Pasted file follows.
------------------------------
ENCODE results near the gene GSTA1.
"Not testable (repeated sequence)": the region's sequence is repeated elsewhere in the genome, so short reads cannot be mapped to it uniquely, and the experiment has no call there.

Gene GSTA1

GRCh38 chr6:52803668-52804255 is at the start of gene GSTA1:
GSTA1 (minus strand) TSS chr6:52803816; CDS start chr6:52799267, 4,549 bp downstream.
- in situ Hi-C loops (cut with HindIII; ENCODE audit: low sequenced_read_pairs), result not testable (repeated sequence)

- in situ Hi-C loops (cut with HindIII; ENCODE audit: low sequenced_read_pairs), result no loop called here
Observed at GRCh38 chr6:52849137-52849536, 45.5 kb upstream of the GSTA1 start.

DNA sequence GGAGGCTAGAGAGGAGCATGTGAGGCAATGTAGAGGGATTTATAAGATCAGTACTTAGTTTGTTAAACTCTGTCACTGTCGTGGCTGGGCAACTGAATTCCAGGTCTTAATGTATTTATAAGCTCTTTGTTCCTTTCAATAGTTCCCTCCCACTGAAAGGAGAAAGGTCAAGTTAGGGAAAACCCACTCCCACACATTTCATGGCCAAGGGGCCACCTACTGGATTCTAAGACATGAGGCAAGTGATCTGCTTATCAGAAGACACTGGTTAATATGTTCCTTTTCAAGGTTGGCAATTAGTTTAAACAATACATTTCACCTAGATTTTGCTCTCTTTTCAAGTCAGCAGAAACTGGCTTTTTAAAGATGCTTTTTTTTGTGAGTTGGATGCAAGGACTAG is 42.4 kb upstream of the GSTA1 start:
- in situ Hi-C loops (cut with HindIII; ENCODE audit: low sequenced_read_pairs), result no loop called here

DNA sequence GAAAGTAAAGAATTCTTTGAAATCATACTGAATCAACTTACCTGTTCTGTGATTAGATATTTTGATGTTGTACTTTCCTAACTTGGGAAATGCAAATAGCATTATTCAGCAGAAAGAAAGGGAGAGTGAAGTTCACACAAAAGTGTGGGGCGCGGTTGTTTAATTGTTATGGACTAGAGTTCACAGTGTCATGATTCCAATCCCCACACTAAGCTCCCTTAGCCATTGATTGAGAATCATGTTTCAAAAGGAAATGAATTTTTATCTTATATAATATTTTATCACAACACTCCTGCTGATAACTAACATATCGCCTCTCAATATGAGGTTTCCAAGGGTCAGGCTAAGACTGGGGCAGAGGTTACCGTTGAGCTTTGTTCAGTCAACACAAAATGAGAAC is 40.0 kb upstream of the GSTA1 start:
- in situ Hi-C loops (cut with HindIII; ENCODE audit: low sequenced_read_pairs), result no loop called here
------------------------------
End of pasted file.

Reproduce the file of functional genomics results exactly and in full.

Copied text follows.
ENCODE results near the gene GSTA1.
"Not testable (repeated sequence)": the region's sequence is repeated elsewhere in the genome, so short reads cannot be mapped to it uniquely, and the experiment has no call there.

Gene GSTA1

GRCh38 chr6:52803668-52804255 is at the start of gene GSTA1:
GSTA1 (minus strand) TSS chr6:52803816; CDS start chr6:52799267, 4,549 bp downstream.
- in situ Hi-C loops (cut with HindIII; ENCODE audit: low sequenced_read_pairs), result not testable (repeated sequence)

- in situ Hi-C loops (cut with HindIII; ENCODE audit: low sequenced_read_pairs), result no loop called here
Observed at GRCh38 chr6:52849137-52849536, 45.5 kb upstream of the GSTA1 start.

DNA sequence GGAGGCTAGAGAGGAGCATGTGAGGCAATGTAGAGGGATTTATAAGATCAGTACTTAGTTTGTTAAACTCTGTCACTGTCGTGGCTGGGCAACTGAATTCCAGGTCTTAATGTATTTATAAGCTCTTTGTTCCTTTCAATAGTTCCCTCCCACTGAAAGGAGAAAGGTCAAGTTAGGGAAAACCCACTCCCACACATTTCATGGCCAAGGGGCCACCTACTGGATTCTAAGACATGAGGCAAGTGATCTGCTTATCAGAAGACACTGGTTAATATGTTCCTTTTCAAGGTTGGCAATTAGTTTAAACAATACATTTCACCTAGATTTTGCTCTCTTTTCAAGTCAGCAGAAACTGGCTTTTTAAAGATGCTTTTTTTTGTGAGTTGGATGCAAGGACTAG is 42.4 kb upstream of the GSTA1 start:
- in situ Hi-C loops (cut with HindIII; ENCODE audit: low sequenced_read_pairs), result no loop called here

DNA sequence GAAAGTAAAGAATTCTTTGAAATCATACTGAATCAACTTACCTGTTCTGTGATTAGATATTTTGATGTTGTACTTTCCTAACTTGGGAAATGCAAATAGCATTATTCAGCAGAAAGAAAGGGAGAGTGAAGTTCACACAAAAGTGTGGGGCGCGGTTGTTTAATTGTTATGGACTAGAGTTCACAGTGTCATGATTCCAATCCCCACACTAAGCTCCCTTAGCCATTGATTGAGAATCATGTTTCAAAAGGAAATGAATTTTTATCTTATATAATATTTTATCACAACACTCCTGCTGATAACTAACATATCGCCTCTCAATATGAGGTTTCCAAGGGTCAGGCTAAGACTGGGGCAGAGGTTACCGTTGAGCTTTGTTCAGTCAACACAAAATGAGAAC is 40.0 kb upstream of the GSTA1 start:
- in situ Hi-C loops (cut with HindIII; ENCODE audit: low sequenced_read_pairs), result no loop called here